Jackie Hoffman, beloved in theatrical circles for her take-no-prisoners approach to musical comedy (sample lyric: “fuck you for asking me to do a show for free! / fuck you and your benefit for charity”), is at once an ideal and a challenging performer for such a series. Undeniably funny and with a deep understanding of Judaism (she’s the black sheep of an Orthodox family), she knows she can draw a typical Jewish audience in with songs criticizing Jewish Buddhists (“Inner peace and joy are overrated / come back to the fold of the most-hated”) and pushy mothers on Manhattan’s Upper West Side. But when her paean to Shavuot includes lines like “Ten Commandments God gave to us so that we won’t sin again / Ten Commandments I break every day by eating pork and Christian men,” you know this isn’t your typical JCC fare.  Continue reading

JewishBoston.com: Farewell from JewishBoston.com’s Managing Editor

Originally posted on JewishBoston.com.

About three and a half years ago, I got an email from Bonnie Rosenbaum, the Director of Communications at Keshet, where I sit on the board. CJP was holding a meeting for area organizations to come learn about a new project they were developing called JewishBoston.com. Could I attend on Keshet’s behalf?

I had no idea how that meeting would change my life. Patty Jacobson and Liz Polay-Wettengel, the co-founders of JewishBoston.com, presented their vision of how this website could change our community. They outlined a tool to level the playing field for synagogues and other organizations to get their information out to the public, a portal that would lower the barriers to entry to the Jewish community. They shared a dream of making the Jewish community a little bit friendlier and a lot easier to join.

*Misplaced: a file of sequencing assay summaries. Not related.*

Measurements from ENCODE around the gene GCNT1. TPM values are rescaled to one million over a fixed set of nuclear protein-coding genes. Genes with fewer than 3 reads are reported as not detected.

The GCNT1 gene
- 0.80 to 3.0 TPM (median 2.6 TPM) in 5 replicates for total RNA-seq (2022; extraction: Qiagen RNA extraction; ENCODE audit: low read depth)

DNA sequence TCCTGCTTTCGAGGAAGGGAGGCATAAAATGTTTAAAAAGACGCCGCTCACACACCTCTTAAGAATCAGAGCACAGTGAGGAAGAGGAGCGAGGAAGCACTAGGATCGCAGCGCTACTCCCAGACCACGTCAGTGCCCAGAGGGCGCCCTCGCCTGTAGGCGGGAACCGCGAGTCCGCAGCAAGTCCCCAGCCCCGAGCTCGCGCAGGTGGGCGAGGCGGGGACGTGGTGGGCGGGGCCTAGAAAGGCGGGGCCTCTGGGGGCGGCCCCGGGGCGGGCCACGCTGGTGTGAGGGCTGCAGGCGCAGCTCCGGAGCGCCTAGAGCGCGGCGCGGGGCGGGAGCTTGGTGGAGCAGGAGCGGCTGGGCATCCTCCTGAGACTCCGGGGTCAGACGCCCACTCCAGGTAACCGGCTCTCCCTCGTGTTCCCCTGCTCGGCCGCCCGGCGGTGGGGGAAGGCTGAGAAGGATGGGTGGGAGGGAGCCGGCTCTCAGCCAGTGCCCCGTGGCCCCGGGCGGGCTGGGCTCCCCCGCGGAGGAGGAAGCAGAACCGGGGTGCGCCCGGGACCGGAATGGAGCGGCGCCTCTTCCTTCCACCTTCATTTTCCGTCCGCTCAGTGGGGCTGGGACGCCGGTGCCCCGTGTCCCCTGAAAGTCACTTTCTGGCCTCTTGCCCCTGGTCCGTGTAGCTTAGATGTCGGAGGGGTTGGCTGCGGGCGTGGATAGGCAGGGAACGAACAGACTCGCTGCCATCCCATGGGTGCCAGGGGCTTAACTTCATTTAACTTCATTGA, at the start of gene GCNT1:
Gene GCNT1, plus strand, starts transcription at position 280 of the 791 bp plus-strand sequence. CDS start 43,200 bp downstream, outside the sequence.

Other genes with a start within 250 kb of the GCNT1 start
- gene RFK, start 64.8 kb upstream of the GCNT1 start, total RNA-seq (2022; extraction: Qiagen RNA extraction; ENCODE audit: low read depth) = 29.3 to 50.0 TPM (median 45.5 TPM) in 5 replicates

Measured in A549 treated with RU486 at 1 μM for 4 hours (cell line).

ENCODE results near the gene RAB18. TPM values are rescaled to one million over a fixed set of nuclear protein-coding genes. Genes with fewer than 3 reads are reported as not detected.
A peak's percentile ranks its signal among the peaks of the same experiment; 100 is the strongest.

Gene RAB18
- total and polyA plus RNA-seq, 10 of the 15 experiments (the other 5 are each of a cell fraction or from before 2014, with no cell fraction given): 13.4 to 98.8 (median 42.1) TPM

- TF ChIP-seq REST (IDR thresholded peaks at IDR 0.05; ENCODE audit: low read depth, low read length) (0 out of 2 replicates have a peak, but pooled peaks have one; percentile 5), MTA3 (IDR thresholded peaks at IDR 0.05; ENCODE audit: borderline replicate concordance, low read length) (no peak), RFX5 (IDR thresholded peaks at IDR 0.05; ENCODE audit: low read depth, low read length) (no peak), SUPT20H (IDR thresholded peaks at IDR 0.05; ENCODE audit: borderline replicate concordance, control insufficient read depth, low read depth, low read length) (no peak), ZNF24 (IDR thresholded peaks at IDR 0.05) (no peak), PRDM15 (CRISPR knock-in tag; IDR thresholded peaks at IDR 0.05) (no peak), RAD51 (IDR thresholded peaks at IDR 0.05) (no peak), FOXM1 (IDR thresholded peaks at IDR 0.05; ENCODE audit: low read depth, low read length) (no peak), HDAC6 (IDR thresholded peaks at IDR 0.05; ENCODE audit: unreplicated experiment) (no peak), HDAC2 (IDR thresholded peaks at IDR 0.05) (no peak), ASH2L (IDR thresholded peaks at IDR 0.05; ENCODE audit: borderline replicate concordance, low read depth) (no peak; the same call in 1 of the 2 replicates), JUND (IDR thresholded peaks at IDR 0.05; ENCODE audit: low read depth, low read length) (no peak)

At the end of the meeting, I ran up to both of them, introduced myself, and asked how I could get involved. At that time, there wasn’t a committee I could join, but they took my information and promised to keep in touch.

created at: 2013-01-29

A few months later, they reached out to me for help. They were looking to hire an editor, and they knew I had great contacts in the Jewish blogosphere. Did I know anyone who wanted the job? Of course I did—me. The only problem was that I wasn’t looking for a job. So I tried really hard—really hard—to find someone else for the job. Because I needed the temptation to go away. But time passed and the job remained open, and I realized I needed to throw my hat into the ring.

I became editor of JewishBoston.com on June 7, 2010, the day after I graduated with two masters degrees from Hebrew College and presided over my fifth Prozdor graduation. My first day on the job, I didn’t even come into the office. In a twist of fate, I had to staff the JewishBoston.com table at a CJP conference for Jewish Educators, putting me in the position of demonstrating my new job to my old colleagues.

In the intervening years, JewishBoston.com has grown and evolved in exciting ways. In my early days with the project, Patty would get aggravated when she’d periodically ask me my favorite thing about working on JewishBoston.com and I’d tell her it was the team of people we comprised. “I want your favorite thing to be the impact we’re having!” she’d protest. The truth is, I can have it both ways.